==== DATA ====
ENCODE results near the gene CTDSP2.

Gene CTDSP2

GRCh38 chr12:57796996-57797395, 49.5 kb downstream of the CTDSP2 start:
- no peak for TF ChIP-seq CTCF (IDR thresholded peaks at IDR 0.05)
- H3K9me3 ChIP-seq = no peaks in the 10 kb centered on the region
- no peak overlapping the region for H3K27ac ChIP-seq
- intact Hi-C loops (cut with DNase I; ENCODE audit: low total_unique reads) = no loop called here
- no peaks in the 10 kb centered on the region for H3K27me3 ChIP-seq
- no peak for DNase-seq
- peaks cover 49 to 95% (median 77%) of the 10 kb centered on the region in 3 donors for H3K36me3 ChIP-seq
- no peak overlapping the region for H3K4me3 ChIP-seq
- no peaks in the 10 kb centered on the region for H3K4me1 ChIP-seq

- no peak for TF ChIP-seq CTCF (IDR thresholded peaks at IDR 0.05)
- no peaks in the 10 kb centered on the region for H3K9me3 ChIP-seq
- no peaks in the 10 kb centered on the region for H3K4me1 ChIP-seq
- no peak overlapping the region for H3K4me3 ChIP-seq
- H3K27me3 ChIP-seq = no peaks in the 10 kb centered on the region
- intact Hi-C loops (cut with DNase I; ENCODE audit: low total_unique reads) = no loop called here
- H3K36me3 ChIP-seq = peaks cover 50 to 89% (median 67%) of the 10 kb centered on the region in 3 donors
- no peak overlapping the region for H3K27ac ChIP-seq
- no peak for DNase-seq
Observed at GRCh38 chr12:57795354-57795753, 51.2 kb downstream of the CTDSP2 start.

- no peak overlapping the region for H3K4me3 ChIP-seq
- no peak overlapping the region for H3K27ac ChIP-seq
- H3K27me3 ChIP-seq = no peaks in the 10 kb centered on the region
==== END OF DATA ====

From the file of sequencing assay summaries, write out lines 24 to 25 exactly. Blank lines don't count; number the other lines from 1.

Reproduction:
- no peak overlapping the region for H3K27ac ChIP-seq
- H3K27me3 ChIP-seq = no peaks in the 10 kb centered on the region